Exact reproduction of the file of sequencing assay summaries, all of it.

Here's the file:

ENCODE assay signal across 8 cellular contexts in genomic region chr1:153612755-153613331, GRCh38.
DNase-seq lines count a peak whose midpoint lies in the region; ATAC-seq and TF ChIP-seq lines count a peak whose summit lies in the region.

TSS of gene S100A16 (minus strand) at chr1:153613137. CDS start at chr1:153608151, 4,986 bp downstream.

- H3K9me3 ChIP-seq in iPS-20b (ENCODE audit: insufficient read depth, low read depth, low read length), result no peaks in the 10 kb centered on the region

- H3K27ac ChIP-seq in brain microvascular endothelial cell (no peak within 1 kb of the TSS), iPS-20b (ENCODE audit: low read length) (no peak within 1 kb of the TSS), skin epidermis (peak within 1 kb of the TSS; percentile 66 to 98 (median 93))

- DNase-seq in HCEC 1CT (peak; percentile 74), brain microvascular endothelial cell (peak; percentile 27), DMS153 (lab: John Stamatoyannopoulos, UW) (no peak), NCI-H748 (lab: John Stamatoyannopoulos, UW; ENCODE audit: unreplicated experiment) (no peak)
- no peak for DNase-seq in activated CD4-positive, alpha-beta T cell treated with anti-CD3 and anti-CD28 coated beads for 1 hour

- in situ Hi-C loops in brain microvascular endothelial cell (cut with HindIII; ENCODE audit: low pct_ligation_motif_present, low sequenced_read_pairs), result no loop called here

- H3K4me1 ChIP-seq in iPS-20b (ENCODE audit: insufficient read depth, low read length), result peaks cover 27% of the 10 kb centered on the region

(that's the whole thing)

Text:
ENCODE assay signal across 8 cellular contexts in genomic region chr1:153612755-153613331, GRCh38.
DNase-seq lines count a peak whose midpoint lies in the region; ATAC-seq and TF ChIP-seq lines count a peak whose summit lies in the region.

TSS of gene S100A16 (minus strand) at chr1:153613137. CDS start at chr1:153608151, 4,986 bp downstream.

- H3K9me3 ChIP-seq in iPS-20b (ENCODE audit: insufficient read depth, low read depth, low read length), result no peaks in the 10 kb centered on the region

- H3K27ac ChIP-seq in brain microvascular endothelial cell (no peak within 1 kb of the TSS), iPS-20b (ENCODE audit: low read length) (no peak within 1 kb of the TSS), skin epidermis (peak within 1 kb of the TSS; percentile 66 to 98 (median 93))

- DNase-seq in HCEC 1CT (peak; percentile 74), brain microvascular endothelial cell (peak; percentile 27), DMS153 (lab: John Stamatoyannopoulos, UW) (no peak), NCI-H748 (lab: John Stamatoyannopoulos, UW; ENCODE audit: unreplicated experiment) (no peak)
- no peak for DNase-seq in activated CD4-positive, alpha-beta T cell treated with anti-CD3 and anti-CD28 coated beads for 1 hour

- in situ Hi-C loops in brain microvascular endothelial cell (cut with HindIII; ENCODE audit: low pct_ligation_motif_present, low sequenced_read_pairs), result no loop called here

- H3K4me1 ChIP-seq in iPS-20b (ENCODE audit: insufficient read depth, low read length), result peaks cover 27% of the 10 kb centered on the region